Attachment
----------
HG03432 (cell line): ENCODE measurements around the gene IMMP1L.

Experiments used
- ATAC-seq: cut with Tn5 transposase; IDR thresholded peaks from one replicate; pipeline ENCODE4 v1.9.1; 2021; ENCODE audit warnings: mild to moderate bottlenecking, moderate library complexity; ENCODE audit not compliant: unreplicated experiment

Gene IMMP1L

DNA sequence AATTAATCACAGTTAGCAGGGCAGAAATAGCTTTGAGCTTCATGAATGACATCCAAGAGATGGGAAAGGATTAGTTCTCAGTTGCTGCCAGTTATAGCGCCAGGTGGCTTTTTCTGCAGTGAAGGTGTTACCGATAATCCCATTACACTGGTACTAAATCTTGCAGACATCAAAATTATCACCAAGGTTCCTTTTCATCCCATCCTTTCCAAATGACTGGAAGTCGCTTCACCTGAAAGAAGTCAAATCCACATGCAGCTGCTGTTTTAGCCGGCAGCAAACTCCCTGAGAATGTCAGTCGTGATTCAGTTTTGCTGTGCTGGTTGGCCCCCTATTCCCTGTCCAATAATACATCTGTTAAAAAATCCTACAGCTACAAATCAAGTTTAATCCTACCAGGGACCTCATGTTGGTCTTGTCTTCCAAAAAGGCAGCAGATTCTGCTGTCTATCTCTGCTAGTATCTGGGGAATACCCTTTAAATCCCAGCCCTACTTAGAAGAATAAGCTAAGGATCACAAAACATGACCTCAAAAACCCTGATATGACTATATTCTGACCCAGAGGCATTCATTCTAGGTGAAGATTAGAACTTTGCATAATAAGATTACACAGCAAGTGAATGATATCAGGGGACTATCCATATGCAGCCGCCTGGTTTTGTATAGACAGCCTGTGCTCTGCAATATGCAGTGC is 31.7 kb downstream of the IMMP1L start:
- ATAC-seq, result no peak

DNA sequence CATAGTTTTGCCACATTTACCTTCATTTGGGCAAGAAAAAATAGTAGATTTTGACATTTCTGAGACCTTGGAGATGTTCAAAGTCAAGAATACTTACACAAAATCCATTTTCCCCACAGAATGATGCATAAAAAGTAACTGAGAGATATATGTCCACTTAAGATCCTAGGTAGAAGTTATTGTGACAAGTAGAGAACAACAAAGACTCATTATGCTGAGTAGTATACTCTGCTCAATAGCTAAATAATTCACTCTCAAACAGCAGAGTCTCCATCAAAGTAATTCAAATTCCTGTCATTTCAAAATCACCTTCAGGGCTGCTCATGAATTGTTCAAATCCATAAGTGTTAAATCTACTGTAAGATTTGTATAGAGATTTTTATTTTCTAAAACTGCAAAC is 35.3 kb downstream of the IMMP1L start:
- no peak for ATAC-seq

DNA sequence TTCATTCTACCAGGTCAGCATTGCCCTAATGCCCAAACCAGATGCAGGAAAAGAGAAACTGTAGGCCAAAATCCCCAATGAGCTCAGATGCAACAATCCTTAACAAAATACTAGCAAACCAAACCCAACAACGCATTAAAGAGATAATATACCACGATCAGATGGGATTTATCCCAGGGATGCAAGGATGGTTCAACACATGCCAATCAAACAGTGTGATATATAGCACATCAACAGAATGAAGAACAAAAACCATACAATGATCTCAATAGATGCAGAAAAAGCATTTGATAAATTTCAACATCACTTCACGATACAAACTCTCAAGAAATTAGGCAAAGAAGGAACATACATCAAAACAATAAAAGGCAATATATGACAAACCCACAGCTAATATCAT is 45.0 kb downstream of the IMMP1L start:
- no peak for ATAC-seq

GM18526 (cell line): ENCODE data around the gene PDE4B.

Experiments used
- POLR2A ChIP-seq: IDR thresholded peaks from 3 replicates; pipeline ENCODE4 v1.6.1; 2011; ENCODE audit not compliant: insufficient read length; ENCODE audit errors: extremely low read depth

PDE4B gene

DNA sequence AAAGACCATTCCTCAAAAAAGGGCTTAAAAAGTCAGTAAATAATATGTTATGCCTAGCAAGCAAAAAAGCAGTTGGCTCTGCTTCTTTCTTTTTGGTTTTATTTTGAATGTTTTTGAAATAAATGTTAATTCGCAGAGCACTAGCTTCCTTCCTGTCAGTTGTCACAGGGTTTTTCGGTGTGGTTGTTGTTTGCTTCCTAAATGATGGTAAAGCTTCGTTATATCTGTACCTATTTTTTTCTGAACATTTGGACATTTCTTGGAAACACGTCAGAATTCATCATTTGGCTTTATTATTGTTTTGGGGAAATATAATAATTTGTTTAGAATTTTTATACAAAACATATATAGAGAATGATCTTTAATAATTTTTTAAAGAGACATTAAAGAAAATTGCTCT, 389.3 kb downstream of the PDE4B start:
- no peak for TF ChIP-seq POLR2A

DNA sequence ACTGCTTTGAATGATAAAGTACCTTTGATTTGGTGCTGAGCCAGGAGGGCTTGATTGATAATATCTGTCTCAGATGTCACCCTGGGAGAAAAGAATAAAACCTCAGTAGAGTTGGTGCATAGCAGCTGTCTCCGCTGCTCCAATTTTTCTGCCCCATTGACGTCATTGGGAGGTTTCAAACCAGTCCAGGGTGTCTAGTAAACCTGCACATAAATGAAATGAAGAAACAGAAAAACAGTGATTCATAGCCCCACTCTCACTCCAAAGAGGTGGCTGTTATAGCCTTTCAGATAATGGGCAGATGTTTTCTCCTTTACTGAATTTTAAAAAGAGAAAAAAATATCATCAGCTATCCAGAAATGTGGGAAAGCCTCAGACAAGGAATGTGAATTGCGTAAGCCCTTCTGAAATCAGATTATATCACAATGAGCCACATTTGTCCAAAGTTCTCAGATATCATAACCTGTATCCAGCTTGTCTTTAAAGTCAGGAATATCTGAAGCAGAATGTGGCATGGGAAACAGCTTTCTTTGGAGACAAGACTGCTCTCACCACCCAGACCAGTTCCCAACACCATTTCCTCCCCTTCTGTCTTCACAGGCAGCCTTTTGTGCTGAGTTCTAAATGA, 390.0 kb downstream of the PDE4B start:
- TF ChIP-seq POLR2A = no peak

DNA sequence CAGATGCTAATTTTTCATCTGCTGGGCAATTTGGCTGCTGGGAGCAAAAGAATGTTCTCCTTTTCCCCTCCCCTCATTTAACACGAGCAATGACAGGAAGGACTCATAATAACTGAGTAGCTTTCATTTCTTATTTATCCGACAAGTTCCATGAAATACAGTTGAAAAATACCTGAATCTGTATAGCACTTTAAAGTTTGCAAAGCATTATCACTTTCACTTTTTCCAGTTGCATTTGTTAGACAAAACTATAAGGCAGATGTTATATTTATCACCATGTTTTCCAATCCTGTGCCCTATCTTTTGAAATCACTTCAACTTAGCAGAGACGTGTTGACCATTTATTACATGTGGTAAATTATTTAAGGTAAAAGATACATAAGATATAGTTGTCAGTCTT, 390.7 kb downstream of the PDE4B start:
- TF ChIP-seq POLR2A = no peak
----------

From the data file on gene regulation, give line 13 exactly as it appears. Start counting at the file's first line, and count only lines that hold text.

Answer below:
- POLR2A ChIP-seq: IDR thresholded peaks from 3 replicates; pipeline ENCODE4 v1.6.1; 2011; ENCODE audit not compliant: insufficient read length; ENCODE audit errors: extremely low read depth